The press release came, as so many do, in a stack of flotsam from inventors, nutritional-aid makers, screeds from the radical right about the gays marrying and so on. Usually we throw them all out. And we almost threw out the envelope from The Waverly, too. Until we spotted the key words: mermaids, mojitos, buffet.
Ah yes, The Waverly; vertical upscale living. We've been living downscale and horizontally for so long that a change sounded nice. And maybe the owner of that tawny female tummy we've all seen on the billboards -- the one with her thumbs hooked provocatively in her well-worn jeans, the top button of which had fiendishly come undone, revealing a sliver of her cottony unmentionables -- would be there.
Had we tossed the press release we would have missed out on an "EXCLUSIVE MEDIA INVITATION" [capitalization theirs] to "one of the most extraordinarily lavish parties ever to occur in downtown Orlando." The party would, we were told, "set a new standard for the new urban resident ... chic, young and wealthy."
Upon arrival at we were immediately handed a mojito and ushered up to the fifth-floor pool deck. The mermaids were there, but they weren't actually in the pool; too cold for that. For the most part they looked bored sitting on the side, flippers in the water. The food was excellent and the drinks were free and flowing, but we have to say it: O-Town is at its worst when it tries to be chic, young and wealthy. Sorry folks, but this is a beer-and-Bibles city, and no amount of black leather, wraparound sunglasses or cell-phone chatting is going to change that. Besides, rednecks are hot.
Favorite overheard quote: "The guy who did my makeup was so fucked up on alcohol and Xanax that I was late."
Pat Greene really doesn't want to talk about it, "it" being his unqualified, dark-horse campaign for mayor of Orlando. He did send us a press release lacking any mention of sexy mermaids, which we read anyway because Greene was featured last week in the Weekly's Big Freakin' Election Issue! trading cards, Series 1. (Reportedly the Michael Hart card is skyrocketing in value because it incorrectly put his age at 68, when in fact he's only 30. Sorry 'bout that.)
Greene's website, www.idontwanttotalkaboutit.com, lists the five planks in his mayoral platform: parking, crime, maps, homeless and traffic. Clicking on any of the accompanying photos brings up a "file-not-found" message. Pat, Pat, Pat. If you really want to be to the 2004 Orlando mayor's race what Jello Biafra was to the 1979 San Francisco mayor's race (the press release makes the comparison, not us), you're gonna need some talking points. Or you're going to need to vacuum leaves off Buddy Dyer's lawn, or something. Biafra got 4 percent of the vote and came in fourth. Even our own lovable oddball Tom Levine did better than that in 2000, netting 10 percent of the vote on promises of making cops pull rickshaws and installing crank-open windows in City Hall.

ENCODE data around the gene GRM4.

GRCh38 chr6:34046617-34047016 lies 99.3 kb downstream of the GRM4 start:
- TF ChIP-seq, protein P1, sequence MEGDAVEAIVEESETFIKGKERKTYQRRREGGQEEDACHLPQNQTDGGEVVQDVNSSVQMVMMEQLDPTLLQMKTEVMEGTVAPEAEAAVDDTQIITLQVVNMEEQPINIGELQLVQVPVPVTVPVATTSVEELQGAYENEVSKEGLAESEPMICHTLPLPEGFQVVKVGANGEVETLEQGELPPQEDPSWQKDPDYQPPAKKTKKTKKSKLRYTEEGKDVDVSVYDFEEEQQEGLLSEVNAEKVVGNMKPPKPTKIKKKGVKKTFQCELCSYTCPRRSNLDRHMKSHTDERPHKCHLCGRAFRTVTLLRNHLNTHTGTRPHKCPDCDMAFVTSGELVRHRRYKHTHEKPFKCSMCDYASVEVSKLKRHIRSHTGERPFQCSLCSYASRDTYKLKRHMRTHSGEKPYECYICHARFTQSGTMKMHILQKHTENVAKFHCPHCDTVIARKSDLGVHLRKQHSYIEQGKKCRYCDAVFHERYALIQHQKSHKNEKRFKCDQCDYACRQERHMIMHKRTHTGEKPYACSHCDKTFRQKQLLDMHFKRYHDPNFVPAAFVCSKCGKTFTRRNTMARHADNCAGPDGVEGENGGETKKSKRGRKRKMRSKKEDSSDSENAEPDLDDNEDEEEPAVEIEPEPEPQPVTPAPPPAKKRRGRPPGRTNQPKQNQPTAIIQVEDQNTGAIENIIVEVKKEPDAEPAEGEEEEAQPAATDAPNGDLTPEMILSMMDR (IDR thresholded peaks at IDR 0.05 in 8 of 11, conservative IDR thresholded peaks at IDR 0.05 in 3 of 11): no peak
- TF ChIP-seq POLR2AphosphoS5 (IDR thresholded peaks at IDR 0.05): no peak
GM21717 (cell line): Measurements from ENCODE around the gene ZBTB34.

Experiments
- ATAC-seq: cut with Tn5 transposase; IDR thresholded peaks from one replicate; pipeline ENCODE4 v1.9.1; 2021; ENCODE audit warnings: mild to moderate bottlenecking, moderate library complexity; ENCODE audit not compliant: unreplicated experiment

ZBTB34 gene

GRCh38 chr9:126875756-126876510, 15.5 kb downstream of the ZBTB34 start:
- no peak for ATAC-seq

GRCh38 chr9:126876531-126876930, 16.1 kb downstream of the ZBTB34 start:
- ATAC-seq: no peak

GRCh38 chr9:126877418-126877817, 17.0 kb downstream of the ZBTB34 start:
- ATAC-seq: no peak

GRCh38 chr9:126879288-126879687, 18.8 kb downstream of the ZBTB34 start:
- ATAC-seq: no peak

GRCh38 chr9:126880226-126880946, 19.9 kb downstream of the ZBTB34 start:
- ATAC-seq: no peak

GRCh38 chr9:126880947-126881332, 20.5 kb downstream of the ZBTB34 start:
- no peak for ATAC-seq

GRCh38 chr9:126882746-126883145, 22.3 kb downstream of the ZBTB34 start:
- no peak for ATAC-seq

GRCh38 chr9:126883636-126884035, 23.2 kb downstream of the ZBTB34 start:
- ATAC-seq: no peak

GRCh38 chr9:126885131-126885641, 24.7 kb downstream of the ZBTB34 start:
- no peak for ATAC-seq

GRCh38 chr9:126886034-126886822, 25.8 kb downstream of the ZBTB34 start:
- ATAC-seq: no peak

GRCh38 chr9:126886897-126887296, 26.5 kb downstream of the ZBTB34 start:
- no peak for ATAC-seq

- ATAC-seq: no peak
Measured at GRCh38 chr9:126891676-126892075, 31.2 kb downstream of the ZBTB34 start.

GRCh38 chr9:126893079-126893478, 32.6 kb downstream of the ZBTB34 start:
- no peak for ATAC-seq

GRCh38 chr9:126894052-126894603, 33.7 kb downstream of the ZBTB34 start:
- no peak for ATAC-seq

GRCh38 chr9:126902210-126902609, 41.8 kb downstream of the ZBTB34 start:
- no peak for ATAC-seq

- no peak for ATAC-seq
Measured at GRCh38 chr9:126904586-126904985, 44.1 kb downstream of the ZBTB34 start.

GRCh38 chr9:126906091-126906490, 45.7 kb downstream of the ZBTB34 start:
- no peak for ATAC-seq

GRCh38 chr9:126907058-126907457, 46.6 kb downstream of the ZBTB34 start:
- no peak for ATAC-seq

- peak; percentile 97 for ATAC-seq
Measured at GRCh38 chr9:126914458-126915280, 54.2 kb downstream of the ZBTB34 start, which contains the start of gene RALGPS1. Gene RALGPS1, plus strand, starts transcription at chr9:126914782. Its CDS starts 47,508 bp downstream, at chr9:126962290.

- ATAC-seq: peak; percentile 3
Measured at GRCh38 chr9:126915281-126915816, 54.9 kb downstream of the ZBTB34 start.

Who says DJing is a thankless slog? Flights around the world, nubile and glassy-eyed groupies and piles of drugs certainly do get old, but then there's the occasional celebrity fondue to keep it interesting. Winter Park resident Justin Pacheco got just that after winning a contest sponsored by Ninja Tune records. After filling out an entry and dropping it into a box at his local record shop, Pacheco was delighted to later find out that he won the grand prize: an evening of bingo and dinner with Kid Koala. Yes, a couple of games of bingo and a feast of pizza and chocolate fondue, brought to him by the nimble-fingered Canadian DJ. Koala also played a private DJ set on a batch of brand new equipment (turntables, mixer, EQ, monitor) that Pacheco also claimed as part of his prize.
Mathematical fact: The Orlando Sentinel has published the longest (per-capita) correction in the history of journalism! The monstrous mea culpa, printed Feb. 22, set the record straight on the paper's botched OxyContin series. It started on the front page with a heartfelt signed apology from publisher Kathleen Waltz, continued in Section G with a below-the-fold analysis of what went wrong, and finished with an ironclad list of reasons why the Sentinel will never botch a big story again, inked by public editor Manning Pynn. Word count: 3,026.
Many think the mother of all corrections ran May 11, 2003, in The New York Times, deconstructing the entire career of reporter Jayson Blair. Word count: 14,420. But those are raw figures. The only real way to assess the damage of inaccurate reporting is to measure the length of the correction against the population the paper serves; i.e., correction words per capita. By that yardstick the Sentinel's boo-boo is almost 10 times more grievous than the Times'! (Sentinel math: 3,026 correction words divided by 2000 U.S. Census population of 185,951 = .016 correction words per resident; Times math: 14,420 correction words divided by a population of 8,008,278 = .0018.).
Figures don't lie. Can Orlando ever trust the Sentinel again?
Jason Ferguson contributed to this week's report.
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